One of the challenges of being a CEO is that you sit in the board room a lot and go through a lot of numbers and charts and periodically your day gets a break from dark by someone coming to present something and you go wow! So that’s was exactly three weeks ago when 23-year old Phoebe, who works in our Strategy Team came in with a presentation – I wasn’t expecting it – I didn’t ask for it – she started talking about how when you talk to our customers they are knowledgeable about our various products and services just like our marketing folk do – she talked very enthusiastically about people here; my people, my 1,400 people really needing to engage with customers more to understand what customers wanted – she talked about how every single day half of my people are talking to customers, and half had sat in the office not talking to customers, and she did a presentation and said so what I want to do is to take the people in the office and go get them to meet our customers and to understand what our customers want from our products and services – we’ve gone on three “Happy Feet” campaigns since her presentation, and met about 1,600 people each week – we get into buses and we drive together to the area and break into little groups of four –I personally worked with a group of four and we just walked through the streets of Teshie (in Accra), and I met probably 20 or 30 customers – we talked to sellers, drivers and many more. We got a great deal of ideas as to what people at the level need from us as a company. We close the day with aerobics and brass band march to our office, where we have a barbeque.
But Vodafone has been touted as an elitist brand, and the evidence is that for three years, it is only recently that you have started paying attention to people and businesses at the low end?
Isn’t that a danger of having world class brand? The danger of having the 5th most valuable brand in the world and the 17th biggest company in the world is that people’s perception will be that’s not for me. That’s completely my point with the ‘Happy Feet’ because when you’re sitting with a lady who’s got a shop in Teshie or she’s a trader in Makola, or there’s a guy who is a taxi driver you say, how can I make what I do relevant for you, so that lady may not spend very much with one network but she still need that same quality of service and access to information. So listen, we don’t care where you come from, what you do, how much you spend, I’m going to make my work relevant to you. We also have packages for SMEs (small and medium-scale enterprises) that make sense for small business persons. So we launched the hybrid tariff, and predictability of spend – that was deliberately targeted at people who are budget conscious.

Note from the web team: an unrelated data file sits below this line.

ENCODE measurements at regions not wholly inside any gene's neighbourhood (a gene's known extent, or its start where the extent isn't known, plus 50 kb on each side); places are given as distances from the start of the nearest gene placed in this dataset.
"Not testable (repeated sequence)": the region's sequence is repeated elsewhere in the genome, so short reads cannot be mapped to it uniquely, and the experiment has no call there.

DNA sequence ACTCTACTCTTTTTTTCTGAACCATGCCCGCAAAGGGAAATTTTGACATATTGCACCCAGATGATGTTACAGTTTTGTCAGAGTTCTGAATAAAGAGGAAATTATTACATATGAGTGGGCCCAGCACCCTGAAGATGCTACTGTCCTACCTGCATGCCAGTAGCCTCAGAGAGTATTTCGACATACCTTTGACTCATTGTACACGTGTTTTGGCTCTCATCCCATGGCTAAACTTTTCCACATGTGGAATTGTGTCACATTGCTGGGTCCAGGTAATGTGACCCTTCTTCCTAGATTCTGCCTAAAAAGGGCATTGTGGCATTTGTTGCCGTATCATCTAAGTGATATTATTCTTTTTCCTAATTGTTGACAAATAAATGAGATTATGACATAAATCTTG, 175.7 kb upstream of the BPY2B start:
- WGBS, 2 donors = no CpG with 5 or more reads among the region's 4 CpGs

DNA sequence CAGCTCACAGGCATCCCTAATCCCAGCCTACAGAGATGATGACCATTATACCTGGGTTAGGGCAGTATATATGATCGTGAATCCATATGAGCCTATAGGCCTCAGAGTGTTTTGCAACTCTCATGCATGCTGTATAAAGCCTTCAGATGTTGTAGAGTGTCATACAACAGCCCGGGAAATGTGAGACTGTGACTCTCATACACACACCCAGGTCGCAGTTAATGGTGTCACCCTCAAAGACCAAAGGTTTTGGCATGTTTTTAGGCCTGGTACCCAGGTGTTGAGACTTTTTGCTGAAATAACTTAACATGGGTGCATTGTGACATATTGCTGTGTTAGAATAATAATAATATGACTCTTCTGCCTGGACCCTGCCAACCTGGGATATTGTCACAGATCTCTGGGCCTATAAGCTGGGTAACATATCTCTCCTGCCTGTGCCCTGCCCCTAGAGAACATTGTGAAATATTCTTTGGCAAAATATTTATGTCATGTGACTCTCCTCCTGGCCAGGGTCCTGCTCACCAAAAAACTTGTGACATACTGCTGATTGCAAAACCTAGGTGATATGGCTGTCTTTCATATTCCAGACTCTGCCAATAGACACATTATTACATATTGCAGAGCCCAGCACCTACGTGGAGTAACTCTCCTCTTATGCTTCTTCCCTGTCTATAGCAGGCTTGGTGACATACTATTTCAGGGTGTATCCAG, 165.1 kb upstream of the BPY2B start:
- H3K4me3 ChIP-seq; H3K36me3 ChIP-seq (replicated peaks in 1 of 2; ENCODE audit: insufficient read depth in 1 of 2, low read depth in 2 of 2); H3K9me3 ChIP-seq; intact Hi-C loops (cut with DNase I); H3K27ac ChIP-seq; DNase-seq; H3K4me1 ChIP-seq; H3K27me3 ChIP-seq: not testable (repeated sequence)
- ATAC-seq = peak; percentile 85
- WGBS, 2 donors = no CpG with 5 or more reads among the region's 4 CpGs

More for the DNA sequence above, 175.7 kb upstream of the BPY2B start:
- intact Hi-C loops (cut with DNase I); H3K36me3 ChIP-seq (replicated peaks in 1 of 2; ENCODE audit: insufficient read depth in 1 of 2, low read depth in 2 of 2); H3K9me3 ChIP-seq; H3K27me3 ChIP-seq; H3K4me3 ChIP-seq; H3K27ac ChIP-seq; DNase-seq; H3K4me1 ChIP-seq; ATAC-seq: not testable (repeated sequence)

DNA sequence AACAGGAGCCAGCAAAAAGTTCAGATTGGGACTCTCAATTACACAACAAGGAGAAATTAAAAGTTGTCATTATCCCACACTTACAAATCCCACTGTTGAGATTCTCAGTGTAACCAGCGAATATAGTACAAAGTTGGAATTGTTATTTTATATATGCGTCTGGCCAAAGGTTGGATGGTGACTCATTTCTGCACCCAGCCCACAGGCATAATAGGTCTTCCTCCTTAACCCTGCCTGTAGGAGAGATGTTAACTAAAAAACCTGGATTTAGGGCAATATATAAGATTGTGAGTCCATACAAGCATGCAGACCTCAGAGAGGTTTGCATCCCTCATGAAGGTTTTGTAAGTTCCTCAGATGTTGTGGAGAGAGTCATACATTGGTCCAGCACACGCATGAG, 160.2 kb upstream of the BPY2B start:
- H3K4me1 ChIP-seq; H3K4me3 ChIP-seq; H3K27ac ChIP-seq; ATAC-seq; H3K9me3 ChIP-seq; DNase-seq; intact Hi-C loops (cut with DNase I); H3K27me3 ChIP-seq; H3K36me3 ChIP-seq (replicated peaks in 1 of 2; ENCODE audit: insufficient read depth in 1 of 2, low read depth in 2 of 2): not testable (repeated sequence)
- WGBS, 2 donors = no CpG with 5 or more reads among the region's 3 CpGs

You have grown subscribers from 2.7 million to 4.5 million in three years, but there have been questions about how you generate your subscriber base?
Those are standards, and I don’t mess with my numbers – the industry standards would be to look at customers who are inactive over 90 to 100 days and then they are turned off – so 4.5 million is indeed 4.5 million subscribers. The only difference in there is what a person does on a day to day basis – so let’s say Vodafone’s 4.5million or MTN 10 million, the only difference would be how many people phoned that day, received an incoming call that day, sent or received SMS that day, or surfed the internet – but I cannot officially declare the number of customers because Vodafone will not let me do that. Vodafone has a global standard of how you recognize customers.
NCA has said they do auditing of the subscriber figures you submit – some telcos said they are not aware of any such audit – do you know of any such audits?
We submit our numbers to NCA – what they then do with those figures that they didn’t report, I have no idea, but my understanding was they just look for a common format. I believe it is also an NCA responsibility to make sure SIMs are registered – so I think that’s what they are about, to make sure all our SIMs are registered, which we are fully complying with. But whether they will check if we’ve got real customers, I will be surprised about that.